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Sorry about the length of time between posts – I’m going to do my best to post more often!
I’ve been rereading Miss Peregrine’s Home for Peculiar Children so that I can read the sequel Hollow City which has been sitting on my bookshelf, unread, for the past few months. In case you’re not familiar with this book, it’s a decent story with substantially acceptable writing and a fun, slightly scary premise. But the most interesting aspect is the art that goes along with it. Ransom Riggs, the writer, uses found photographs – that is, photographs that have been collected from various sources (like garage sales and antique shops) over the years and kept in personal collections (which he thanks in the postscript). These photographs are “unaltered” – presumably digitally – but they are a little odd, a little creepy, and a little unsettling. They make a great foil to the novel, which is probably best described as “middle grades” rather than young adult.
I’ve also been reading The Wildwood Chronicles by Colin Meloy, and those novels have excellent illustrations by Carson Ellis. These illustrations are fantastically done, and fit the tone of the novel. This is just another book in the spate of middle grade novels that have illustrations (including the aforementioned discussed The Girl Who Circumnavigated Fairyland in a Ship of Her Own Making).
Of course this brings up the question of what purpose these illustrations may or may not serve. In Miss Peregrine’s Home they do the admirable task of furthering the plot, as they are mentioned by the characters and so exist in-world – rather than building the world, they allow the reader to become the viewer. In other middle grade novels, the act of illustrating has been a longstanding tradition – I recall my copy of The Wind in the Willows and Alice in Wonderland were lavishly illustrated every few hundred pages, and it was always a joy to come across them. But what I’m interested in is the act of illustration as a bridge from “picture books” to “adult books”.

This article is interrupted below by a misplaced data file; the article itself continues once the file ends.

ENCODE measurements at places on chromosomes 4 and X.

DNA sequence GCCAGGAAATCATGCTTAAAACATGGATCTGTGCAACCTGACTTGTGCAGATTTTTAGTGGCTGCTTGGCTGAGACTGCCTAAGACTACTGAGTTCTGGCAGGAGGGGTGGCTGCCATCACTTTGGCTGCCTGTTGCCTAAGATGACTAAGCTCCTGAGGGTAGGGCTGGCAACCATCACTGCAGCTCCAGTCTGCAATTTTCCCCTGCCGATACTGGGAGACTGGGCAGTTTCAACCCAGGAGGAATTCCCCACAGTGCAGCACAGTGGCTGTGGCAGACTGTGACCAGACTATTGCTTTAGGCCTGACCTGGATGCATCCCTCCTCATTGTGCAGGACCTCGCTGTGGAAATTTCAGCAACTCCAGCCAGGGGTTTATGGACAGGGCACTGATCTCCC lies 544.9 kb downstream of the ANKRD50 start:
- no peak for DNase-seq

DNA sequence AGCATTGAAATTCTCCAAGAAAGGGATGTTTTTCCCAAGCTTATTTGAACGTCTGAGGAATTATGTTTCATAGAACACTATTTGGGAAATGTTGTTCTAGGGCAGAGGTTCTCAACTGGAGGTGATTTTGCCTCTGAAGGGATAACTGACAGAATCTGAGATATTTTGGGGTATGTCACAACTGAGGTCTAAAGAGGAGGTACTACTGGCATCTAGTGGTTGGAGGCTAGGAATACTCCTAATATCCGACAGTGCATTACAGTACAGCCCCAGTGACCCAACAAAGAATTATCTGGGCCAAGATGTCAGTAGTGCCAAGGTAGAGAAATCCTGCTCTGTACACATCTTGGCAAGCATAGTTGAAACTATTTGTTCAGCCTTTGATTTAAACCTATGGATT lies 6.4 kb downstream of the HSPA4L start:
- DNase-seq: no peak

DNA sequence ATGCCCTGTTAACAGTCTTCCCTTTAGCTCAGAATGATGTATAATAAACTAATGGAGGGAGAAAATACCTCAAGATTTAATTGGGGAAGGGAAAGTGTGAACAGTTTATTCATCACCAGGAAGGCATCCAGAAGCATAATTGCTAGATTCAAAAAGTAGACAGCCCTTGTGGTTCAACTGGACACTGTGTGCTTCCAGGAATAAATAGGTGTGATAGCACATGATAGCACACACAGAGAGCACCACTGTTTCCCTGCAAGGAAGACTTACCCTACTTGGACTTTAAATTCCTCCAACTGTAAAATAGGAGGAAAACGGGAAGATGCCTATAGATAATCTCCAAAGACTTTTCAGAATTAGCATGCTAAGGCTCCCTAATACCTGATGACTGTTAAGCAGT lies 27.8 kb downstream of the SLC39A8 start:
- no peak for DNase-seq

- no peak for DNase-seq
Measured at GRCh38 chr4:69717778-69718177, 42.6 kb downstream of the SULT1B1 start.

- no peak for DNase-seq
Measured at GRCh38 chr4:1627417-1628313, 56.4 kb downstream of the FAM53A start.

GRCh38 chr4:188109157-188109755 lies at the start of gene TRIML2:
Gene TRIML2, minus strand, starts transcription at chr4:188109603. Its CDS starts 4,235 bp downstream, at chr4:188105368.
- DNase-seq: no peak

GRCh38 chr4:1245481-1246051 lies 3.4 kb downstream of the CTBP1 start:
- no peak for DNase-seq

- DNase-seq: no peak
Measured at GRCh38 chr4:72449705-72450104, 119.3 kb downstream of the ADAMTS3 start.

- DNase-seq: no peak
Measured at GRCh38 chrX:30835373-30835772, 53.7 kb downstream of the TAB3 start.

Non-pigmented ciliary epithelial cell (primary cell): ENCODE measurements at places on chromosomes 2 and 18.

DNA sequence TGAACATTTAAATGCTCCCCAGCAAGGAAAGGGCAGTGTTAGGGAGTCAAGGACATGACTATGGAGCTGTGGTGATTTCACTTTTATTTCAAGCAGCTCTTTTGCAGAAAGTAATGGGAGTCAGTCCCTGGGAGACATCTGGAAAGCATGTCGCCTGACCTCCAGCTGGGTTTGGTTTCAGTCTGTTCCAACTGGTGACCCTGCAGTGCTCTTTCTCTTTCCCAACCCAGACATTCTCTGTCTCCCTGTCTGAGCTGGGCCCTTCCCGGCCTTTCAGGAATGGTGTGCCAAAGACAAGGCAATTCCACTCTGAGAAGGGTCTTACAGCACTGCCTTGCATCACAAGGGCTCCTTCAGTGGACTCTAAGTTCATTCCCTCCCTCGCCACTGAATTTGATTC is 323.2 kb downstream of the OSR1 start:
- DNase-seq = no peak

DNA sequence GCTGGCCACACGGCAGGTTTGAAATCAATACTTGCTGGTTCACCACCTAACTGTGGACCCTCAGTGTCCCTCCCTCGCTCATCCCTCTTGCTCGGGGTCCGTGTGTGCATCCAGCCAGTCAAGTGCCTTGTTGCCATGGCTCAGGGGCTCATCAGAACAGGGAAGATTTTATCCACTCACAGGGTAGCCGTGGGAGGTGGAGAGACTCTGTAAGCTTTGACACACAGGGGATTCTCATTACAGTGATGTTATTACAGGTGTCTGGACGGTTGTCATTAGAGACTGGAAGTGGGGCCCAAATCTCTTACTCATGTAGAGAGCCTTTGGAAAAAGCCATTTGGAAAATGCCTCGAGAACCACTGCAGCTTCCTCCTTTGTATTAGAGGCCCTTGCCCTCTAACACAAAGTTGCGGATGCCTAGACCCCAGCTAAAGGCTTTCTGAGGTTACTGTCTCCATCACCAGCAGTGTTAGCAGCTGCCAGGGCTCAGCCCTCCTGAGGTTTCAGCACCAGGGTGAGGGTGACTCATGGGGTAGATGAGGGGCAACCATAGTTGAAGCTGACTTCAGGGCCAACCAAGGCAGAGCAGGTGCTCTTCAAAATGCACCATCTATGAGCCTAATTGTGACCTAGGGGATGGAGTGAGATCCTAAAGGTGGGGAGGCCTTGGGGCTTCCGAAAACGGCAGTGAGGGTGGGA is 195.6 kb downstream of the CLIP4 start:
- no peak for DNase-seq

It’s common for the first books that we encounter to be picture books, with more illustration and art than words (and in the works of Shaun Tan, sometimes no words at all, but his intended audience is arguable). So it makes sense that as readers become more sophisticated, there are less pictures and more words – unless, of course, we’re discussing graphic novels, but that’s a topic in and of itself. However, the construction of worlds is often considered better left to the imagination, so the question remains: why use illustration to construct a world when the words should suffice?
I think that there are some books that may use illustration as a crutch to explain complex and hard to picture concepts, especially ones that use words that may be beyond the reading level of young readers, and I think some people may find that distasteful. But when the art is as well done, and the world building is as complex as what Colin Meloy proposes in Wildwood, I think that the art only serves to highlight critical moments, but more importantly, to draw the reader into the world more completely. Whether or not children need illustrations is beyond the point. The art and the lyrical style suggest more strongly that it is the author that needs the illustrations to make his world complete.
The attitude that children need the crutch of art is reductive and dismissive. Instead, the consideration should be that books can be a medium that is not purely words on paper, but can encompass art and still be valid and complex, and that art can improve a mediocre story if the medium fits the writing style.